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'Unreal Engine' is just that

Unreal+Engine.jpeg
unrealengine.com

Last week, a demo was released for the PlayStation 5 and Xbox Series consoles to show off the newest version of the most popular graphics engine for games, Unreal Engine 5.

When you start it up, you see a scene from the beginning of the movie The Matrix from 1999. But shortly, it transitions to current-day Keanu Reeves. But it isn’t actually Keanu Reeves. It’s a 3D model, a scan of Keanu. Then it transforms into a younger Keanu, as he was in 1999. And then, it transforms into his Matrix co-star Carrie-Anne Moss. Some of this is filmed, but most of it is rendered in real time by the game console. And it can be really hard to tell the difference.

Before long, it moves to an action scene - a car chase, with Keanu, Carrie-Anne, and another unnamed protagonist. This, too, is all done by the console in real-time, and looks nearly as good as any CGI you might see in a movie. And after some banter and action, something happens that I didn’t expect at all - it gave me control. I’m used to games changing to something less good-looking when it’s time to actually play the game, but here, it was a seamless transition, and still basically looked like a movie.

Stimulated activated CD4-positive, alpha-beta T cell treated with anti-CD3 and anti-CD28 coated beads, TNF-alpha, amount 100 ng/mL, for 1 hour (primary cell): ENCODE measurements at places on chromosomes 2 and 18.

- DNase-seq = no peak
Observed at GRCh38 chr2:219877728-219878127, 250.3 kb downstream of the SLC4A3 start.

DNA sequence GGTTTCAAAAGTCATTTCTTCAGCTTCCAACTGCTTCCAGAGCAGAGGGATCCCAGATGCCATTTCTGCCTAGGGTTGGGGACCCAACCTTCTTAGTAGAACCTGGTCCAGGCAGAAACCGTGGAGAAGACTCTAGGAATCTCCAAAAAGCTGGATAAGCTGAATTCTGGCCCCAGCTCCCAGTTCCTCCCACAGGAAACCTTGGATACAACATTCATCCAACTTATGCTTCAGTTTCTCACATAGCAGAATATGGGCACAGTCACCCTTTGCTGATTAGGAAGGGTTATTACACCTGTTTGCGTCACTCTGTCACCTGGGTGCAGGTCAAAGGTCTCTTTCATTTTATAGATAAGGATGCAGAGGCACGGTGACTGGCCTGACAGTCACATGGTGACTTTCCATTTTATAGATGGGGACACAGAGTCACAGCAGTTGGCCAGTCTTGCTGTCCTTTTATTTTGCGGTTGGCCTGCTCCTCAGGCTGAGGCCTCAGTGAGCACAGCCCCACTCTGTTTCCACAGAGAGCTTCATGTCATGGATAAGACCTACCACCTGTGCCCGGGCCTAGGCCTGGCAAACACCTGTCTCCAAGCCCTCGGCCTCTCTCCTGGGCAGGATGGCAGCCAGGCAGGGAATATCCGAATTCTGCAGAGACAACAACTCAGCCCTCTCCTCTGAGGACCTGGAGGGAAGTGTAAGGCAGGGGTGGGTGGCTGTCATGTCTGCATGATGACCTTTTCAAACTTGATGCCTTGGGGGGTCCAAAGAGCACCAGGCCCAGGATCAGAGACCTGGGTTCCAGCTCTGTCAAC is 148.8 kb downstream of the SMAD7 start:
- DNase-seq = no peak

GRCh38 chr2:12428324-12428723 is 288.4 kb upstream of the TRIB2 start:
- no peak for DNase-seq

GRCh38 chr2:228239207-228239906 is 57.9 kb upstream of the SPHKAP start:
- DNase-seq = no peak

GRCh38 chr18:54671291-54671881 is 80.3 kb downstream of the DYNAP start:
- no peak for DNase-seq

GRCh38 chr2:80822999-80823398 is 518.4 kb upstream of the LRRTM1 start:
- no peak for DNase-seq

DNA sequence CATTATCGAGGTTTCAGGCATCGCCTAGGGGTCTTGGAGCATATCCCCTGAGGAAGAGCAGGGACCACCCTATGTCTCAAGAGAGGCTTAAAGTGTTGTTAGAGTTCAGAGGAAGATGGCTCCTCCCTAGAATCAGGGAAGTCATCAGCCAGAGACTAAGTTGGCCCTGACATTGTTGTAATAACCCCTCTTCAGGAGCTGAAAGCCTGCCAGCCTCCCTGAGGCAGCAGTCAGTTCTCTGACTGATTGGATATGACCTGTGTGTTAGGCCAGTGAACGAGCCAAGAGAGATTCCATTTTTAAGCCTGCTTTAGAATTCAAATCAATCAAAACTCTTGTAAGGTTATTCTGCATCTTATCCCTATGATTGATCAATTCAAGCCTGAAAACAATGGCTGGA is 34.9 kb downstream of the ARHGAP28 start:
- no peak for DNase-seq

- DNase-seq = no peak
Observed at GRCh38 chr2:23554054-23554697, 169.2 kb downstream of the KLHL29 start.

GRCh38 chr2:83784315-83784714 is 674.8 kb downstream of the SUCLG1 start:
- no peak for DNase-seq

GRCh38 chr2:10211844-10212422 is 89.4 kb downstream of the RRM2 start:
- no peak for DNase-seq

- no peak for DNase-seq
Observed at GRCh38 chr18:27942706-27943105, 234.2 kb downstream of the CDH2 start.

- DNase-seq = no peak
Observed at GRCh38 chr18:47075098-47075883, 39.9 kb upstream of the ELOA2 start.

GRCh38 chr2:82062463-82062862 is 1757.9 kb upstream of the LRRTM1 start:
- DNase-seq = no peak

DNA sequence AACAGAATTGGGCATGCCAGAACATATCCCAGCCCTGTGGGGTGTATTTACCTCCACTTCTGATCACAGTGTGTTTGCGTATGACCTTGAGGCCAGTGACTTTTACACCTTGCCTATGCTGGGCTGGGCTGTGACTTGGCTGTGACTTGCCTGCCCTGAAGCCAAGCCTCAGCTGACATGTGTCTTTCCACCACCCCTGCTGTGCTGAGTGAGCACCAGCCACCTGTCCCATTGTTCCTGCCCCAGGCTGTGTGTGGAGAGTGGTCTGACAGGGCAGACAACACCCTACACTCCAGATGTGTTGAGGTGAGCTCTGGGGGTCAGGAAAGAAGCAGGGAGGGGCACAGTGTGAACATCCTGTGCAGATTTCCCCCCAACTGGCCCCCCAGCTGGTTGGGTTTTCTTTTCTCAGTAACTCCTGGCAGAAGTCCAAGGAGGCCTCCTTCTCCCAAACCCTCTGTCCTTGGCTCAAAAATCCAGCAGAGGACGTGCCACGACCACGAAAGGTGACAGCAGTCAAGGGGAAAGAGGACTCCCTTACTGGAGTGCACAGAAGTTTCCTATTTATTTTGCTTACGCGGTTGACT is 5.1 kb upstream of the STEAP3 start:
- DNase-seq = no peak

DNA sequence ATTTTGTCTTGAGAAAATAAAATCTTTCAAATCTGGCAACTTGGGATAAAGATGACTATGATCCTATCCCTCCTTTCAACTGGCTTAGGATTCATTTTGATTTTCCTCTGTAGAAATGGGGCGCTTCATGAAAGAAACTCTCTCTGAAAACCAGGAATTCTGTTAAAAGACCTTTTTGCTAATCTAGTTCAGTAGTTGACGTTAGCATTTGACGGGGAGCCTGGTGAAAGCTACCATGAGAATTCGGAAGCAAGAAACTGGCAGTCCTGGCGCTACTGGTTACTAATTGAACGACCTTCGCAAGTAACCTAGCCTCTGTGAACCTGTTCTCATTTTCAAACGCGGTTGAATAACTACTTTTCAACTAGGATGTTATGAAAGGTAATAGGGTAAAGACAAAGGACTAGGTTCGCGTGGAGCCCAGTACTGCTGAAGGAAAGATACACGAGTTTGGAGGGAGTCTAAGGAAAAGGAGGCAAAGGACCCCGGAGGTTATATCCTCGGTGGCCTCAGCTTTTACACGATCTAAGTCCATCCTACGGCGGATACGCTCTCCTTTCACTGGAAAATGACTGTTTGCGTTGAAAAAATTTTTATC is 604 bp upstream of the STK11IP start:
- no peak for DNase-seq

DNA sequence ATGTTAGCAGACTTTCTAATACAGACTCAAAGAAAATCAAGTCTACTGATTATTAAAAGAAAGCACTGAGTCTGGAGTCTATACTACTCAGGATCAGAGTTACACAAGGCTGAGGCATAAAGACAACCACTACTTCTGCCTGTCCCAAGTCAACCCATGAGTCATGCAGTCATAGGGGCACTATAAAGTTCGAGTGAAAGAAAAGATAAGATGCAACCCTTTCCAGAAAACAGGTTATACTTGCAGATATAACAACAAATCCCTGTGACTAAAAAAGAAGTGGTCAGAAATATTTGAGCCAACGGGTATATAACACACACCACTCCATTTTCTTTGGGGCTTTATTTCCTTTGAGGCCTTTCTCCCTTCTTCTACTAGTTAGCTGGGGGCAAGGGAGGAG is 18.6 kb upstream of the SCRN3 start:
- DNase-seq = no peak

And Unreal Engine isn’t just used in games - TV shows like The Mandalorian and Star Trek: Discovery use it for real-time backgrounds in their filming spaces, and they’ll also benefit from the improvements of the new engine.

If you can, I absolutely recommend you download the demo, called The Matrix Awakens, on your Xbox or PS5. But if you can’t experience it on one of those, you can still watch it on YouTube.

Samuel McConnell is a games enthusiast who has been playing games in one form or another since 1991. He was born in northern Maine but quickly transplanted to Wichita.